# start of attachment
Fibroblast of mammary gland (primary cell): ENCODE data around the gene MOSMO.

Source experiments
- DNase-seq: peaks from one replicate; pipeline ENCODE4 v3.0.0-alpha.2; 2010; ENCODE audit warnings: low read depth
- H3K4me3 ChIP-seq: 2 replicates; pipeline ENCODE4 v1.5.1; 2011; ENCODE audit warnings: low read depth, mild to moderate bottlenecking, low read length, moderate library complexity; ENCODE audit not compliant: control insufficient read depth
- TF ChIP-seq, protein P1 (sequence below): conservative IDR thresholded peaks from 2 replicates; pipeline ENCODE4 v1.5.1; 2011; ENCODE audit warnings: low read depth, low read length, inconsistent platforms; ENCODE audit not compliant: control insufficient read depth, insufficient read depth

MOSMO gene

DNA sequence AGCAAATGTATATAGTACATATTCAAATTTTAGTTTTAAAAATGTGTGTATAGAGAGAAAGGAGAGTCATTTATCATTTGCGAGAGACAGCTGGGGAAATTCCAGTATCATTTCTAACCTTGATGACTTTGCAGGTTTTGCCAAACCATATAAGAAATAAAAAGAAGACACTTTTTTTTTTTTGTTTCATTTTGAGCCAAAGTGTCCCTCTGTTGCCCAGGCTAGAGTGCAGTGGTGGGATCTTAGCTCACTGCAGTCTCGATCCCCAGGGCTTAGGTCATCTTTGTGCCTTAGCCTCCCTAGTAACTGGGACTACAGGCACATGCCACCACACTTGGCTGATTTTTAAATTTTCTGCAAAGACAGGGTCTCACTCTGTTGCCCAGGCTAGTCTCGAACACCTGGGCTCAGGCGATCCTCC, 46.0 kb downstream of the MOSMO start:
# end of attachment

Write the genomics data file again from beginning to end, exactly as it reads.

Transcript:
Fibroblast of mammary gland (primary cell): ENCODE data around the gene MOSMO.

Source experiments
- DNase-seq: peaks from one replicate; pipeline ENCODE4 v3.0.0-alpha.2; 2010; ENCODE audit warnings: low read depth
- H3K4me3 ChIP-seq: 2 replicates; pipeline ENCODE4 v1.5.1; 2011; ENCODE audit warnings: low read depth, mild to moderate bottlenecking, low read length, moderate library complexity; ENCODE audit not compliant: control insufficient read depth
- TF ChIP-seq, protein P1 (sequence below): conservative IDR thresholded peaks from 2 replicates; pipeline ENCODE4 v1.5.1; 2011; ENCODE audit warnings: low read depth, low read length, inconsistent platforms; ENCODE audit not compliant: control insufficient read depth, insufficient read depth

MOSMO gene

DNA sequence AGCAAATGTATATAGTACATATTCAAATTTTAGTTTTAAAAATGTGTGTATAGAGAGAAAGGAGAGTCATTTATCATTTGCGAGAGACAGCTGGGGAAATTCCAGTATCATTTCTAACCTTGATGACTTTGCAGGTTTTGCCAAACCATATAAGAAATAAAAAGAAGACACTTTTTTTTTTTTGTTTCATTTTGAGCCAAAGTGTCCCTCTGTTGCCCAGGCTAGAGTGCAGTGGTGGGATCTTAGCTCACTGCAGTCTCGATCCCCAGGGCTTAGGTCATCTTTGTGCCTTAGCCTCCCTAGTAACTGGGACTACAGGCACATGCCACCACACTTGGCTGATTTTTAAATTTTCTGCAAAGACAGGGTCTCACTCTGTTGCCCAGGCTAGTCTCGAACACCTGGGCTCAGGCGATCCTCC, 46.0 kb downstream of the MOSMO start: